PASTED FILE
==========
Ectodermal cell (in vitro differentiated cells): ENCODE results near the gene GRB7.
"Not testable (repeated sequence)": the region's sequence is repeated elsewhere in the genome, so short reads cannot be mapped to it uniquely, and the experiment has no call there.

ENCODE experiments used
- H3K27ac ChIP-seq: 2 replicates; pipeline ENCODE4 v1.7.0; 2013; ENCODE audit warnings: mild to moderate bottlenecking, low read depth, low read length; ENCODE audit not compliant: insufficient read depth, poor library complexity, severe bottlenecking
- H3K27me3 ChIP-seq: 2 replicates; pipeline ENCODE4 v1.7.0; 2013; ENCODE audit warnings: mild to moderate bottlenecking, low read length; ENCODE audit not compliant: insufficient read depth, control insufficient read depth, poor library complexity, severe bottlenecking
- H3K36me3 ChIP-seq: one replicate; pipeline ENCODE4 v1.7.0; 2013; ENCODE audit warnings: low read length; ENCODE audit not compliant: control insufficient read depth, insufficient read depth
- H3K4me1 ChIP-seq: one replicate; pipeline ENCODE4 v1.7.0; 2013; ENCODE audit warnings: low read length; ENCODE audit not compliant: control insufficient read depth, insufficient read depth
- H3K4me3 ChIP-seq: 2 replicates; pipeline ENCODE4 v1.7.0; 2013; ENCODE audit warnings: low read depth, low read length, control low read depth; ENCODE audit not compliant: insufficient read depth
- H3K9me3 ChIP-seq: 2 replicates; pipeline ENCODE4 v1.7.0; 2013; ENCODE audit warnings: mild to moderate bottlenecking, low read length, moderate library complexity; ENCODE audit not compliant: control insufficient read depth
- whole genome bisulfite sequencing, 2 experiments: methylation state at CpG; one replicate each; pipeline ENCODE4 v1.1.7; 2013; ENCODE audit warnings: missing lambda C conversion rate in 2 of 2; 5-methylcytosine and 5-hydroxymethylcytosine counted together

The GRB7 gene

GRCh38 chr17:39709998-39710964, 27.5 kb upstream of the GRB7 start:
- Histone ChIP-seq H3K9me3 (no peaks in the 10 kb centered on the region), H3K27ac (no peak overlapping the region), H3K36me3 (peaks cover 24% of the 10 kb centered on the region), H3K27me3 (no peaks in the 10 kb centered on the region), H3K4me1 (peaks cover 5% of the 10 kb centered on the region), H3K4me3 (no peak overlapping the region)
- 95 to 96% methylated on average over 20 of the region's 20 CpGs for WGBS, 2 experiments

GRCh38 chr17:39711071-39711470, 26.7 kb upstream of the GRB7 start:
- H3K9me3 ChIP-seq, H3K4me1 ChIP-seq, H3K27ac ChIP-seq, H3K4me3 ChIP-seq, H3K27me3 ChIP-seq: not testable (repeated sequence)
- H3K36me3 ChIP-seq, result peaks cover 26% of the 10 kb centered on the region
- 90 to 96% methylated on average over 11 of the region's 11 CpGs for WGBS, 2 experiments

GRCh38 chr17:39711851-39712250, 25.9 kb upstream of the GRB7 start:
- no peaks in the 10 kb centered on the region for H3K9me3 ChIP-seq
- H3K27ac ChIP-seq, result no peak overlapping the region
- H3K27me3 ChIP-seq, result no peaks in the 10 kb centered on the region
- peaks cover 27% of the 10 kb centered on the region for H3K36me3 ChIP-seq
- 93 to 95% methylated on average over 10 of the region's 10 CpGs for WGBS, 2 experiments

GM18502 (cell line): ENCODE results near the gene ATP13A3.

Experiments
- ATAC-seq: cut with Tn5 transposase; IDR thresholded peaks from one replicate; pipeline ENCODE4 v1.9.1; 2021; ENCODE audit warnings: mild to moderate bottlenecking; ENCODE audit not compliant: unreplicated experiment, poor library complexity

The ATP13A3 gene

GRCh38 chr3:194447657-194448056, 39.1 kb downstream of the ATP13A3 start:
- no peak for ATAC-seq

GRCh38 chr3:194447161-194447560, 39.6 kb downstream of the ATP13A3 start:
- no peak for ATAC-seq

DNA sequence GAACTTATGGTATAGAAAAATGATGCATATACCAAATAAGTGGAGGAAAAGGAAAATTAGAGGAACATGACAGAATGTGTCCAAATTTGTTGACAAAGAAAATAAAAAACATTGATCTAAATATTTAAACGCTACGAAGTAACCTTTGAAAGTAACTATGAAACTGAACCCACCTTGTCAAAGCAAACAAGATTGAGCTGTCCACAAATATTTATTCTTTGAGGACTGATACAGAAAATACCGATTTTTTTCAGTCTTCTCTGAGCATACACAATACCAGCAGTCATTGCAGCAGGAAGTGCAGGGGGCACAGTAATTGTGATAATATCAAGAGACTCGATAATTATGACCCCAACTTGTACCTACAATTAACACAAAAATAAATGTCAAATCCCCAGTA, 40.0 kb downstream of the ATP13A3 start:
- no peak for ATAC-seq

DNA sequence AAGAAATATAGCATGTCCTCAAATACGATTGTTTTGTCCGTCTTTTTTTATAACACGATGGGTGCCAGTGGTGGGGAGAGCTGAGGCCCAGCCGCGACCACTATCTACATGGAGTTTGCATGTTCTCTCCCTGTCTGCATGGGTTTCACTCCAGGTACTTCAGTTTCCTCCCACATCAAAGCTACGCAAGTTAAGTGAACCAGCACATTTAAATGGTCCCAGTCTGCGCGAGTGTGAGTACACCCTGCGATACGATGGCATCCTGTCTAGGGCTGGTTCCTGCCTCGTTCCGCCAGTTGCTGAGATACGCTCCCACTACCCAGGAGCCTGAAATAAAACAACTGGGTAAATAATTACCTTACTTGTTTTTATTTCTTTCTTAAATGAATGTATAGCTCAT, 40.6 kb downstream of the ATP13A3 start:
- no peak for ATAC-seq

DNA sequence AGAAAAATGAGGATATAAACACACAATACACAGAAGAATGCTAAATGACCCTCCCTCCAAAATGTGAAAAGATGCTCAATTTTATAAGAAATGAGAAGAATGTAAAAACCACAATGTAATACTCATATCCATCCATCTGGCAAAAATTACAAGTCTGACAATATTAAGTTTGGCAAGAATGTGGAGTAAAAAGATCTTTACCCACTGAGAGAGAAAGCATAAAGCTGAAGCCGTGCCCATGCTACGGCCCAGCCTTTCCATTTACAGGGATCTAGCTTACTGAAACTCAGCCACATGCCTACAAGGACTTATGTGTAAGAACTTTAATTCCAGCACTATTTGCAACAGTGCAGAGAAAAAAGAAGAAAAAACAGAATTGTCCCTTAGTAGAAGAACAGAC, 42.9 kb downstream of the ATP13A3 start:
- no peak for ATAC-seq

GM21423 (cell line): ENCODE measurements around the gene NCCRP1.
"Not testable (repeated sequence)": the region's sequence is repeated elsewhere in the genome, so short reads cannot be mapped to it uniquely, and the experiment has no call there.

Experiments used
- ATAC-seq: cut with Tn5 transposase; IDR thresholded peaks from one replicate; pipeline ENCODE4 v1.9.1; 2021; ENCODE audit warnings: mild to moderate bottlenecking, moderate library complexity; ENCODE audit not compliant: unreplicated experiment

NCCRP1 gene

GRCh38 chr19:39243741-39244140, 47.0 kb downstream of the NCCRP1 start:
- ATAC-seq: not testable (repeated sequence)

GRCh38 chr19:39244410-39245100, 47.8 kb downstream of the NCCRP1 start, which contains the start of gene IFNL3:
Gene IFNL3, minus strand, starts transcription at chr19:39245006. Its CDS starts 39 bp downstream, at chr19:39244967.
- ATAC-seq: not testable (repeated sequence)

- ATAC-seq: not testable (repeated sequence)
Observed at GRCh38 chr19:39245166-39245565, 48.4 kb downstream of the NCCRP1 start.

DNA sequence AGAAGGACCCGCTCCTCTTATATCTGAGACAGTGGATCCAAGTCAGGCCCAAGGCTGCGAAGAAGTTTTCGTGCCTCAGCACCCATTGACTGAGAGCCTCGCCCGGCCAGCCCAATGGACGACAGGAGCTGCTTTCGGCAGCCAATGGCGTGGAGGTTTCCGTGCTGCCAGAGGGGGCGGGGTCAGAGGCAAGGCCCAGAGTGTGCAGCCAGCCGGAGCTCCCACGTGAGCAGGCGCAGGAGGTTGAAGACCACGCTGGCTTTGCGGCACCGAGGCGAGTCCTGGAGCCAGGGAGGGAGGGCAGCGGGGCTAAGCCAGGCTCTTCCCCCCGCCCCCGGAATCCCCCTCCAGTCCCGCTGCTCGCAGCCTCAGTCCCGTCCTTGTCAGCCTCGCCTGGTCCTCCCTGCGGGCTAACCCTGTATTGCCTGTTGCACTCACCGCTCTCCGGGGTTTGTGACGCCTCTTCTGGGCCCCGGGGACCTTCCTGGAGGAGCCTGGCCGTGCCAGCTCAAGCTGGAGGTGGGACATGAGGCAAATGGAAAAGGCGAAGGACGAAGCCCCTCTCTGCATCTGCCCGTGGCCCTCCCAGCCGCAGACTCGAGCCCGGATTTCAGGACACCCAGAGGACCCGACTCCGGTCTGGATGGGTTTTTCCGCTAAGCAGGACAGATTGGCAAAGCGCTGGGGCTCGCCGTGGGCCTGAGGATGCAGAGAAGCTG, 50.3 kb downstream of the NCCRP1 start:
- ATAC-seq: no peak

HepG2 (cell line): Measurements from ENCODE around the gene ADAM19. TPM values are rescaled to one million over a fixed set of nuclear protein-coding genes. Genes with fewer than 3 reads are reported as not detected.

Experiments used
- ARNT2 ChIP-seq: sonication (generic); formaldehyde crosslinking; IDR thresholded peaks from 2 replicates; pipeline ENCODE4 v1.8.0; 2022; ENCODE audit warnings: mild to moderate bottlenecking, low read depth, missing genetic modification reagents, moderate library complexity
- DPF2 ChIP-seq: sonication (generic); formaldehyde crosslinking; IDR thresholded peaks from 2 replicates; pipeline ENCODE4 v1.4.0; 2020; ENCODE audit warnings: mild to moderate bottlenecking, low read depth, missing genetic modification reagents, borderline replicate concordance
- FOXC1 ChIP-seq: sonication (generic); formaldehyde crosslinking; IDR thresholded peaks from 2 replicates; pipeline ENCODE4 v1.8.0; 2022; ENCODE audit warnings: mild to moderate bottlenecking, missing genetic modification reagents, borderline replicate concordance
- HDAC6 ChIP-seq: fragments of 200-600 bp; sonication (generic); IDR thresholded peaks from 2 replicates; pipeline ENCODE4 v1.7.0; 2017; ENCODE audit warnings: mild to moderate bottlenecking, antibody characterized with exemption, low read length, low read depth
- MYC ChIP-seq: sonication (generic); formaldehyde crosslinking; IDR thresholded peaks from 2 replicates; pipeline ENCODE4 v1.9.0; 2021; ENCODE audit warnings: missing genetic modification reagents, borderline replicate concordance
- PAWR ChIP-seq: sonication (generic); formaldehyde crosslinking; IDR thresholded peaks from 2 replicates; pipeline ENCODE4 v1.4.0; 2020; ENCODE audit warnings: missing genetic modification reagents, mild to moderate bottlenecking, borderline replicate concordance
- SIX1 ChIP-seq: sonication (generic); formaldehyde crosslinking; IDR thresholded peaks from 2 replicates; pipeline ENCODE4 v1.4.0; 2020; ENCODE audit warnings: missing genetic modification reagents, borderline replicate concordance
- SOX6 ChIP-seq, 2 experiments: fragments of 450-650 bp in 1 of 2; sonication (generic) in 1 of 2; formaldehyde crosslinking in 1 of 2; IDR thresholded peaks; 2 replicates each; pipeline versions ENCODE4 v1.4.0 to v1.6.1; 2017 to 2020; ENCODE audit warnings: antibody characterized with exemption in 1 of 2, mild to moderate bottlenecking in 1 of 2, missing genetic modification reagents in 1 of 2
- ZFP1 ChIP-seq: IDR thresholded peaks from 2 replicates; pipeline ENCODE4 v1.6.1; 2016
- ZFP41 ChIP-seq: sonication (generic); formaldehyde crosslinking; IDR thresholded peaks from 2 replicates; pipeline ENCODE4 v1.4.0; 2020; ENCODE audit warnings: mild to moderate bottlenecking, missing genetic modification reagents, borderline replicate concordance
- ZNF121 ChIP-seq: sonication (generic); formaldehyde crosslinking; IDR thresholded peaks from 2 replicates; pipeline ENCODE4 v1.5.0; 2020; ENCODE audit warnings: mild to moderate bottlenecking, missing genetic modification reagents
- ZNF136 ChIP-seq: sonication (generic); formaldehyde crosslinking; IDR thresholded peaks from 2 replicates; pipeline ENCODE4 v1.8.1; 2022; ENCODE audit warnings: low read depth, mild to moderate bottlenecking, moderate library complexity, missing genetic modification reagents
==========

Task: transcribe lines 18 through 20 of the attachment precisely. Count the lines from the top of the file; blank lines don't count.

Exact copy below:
- 90 to 96% methylated on average over 11 of the region's 11 CpGs for WGBS, 2 experiments

GRCh38 chr17:39711851-39712250, 25.9 kb upstream of the GRB7 start:
- no peaks in the 10 kb centered on the region for H3K9me3 ChIP-seq